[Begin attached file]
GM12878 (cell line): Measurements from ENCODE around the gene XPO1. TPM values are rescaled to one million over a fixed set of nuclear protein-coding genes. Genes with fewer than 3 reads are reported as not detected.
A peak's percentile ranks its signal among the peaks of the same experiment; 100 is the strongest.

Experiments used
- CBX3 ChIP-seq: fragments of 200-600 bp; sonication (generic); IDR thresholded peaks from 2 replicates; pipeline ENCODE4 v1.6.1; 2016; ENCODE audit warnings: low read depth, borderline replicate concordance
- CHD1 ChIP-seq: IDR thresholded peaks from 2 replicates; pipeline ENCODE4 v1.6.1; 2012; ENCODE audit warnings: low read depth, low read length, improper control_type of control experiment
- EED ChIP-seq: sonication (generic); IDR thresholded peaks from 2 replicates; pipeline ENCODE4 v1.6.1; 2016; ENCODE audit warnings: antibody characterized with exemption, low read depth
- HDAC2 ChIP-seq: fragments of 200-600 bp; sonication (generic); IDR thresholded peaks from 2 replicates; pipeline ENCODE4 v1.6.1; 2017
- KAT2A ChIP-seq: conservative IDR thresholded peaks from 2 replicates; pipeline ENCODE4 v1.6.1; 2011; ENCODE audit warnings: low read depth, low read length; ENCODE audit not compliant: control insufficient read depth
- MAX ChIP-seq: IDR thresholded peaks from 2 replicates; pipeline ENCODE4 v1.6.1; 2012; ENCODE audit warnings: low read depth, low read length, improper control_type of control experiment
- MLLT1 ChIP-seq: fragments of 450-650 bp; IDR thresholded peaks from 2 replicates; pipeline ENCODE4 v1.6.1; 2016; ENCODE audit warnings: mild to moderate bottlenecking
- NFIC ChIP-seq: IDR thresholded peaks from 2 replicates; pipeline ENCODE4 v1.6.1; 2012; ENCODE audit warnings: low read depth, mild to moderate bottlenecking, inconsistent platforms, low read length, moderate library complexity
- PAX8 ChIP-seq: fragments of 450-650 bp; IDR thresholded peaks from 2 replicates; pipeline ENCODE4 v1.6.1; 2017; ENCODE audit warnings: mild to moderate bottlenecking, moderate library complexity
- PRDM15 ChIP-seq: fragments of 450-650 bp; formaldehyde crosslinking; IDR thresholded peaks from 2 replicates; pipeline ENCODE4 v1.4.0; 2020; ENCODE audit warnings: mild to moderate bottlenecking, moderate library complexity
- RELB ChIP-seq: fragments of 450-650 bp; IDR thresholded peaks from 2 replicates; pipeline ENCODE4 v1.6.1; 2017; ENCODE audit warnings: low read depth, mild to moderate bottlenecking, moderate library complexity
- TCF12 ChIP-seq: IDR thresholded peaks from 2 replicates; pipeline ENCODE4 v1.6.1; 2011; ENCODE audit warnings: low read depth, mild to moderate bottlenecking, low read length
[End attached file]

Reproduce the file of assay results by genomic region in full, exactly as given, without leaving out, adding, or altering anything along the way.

GM12878 (cell line): Measurements from ENCODE around the gene XPO1. TPM values are rescaled to one million over a fixed set of nuclear protein-coding genes. Genes with fewer than 3 reads are reported as not detected.
A peak's percentile ranks its signal among the peaks of the same experiment; 100 is the strongest.

Experiments used
- CBX3 ChIP-seq: fragments of 200-600 bp; sonication (generic); IDR thresholded peaks from 2 replicates; pipeline ENCODE4 v1.6.1; 2016; ENCODE audit warnings: low read depth, borderline replicate concordance
- CHD1 ChIP-seq: IDR thresholded peaks from 2 replicates; pipeline ENCODE4 v1.6.1; 2012; ENCODE audit warnings: low read depth, low read length, improper control_type of control experiment
- EED ChIP-seq: sonication (generic); IDR thresholded peaks from 2 replicates; pipeline ENCODE4 v1.6.1; 2016; ENCODE audit warnings: antibody characterized with exemption, low read depth
- HDAC2 ChIP-seq: fragments of 200-600 bp; sonication (generic); IDR thresholded peaks from 2 replicates; pipeline ENCODE4 v1.6.1; 2017
- KAT2A ChIP-seq: conservative IDR thresholded peaks from 2 replicates; pipeline ENCODE4 v1.6.1; 2011; ENCODE audit warnings: low read depth, low read length; ENCODE audit not compliant: control insufficient read depth
- MAX ChIP-seq: IDR thresholded peaks from 2 replicates; pipeline ENCODE4 v1.6.1; 2012; ENCODE audit warnings: low read depth, low read length, improper control_type of control experiment
- MLLT1 ChIP-seq: fragments of 450-650 bp; IDR thresholded peaks from 2 replicates; pipeline ENCODE4 v1.6.1; 2016; ENCODE audit warnings: mild to moderate bottlenecking
- NFIC ChIP-seq: IDR thresholded peaks from 2 replicates; pipeline ENCODE4 v1.6.1; 2012; ENCODE audit warnings: low read depth, mild to moderate bottlenecking, inconsistent platforms, low read length, moderate library complexity
- PAX8 ChIP-seq: fragments of 450-650 bp; IDR thresholded peaks from 2 replicates; pipeline ENCODE4 v1.6.1; 2017; ENCODE audit warnings: mild to moderate bottlenecking, moderate library complexity
- PRDM15 ChIP-seq: fragments of 450-650 bp; formaldehyde crosslinking; IDR thresholded peaks from 2 replicates; pipeline ENCODE4 v1.4.0; 2020; ENCODE audit warnings: mild to moderate bottlenecking, moderate library complexity
- RELB ChIP-seq: fragments of 450-650 bp; IDR thresholded peaks from 2 replicates; pipeline ENCODE4 v1.6.1; 2017; ENCODE audit warnings: low read depth, mild to moderate bottlenecking, moderate library complexity
- TCF12 ChIP-seq: IDR thresholded peaks from 2 replicates; pipeline ENCODE4 v1.6.1; 2011; ENCODE audit warnings: low read depth, mild to moderate bottlenecking, low read length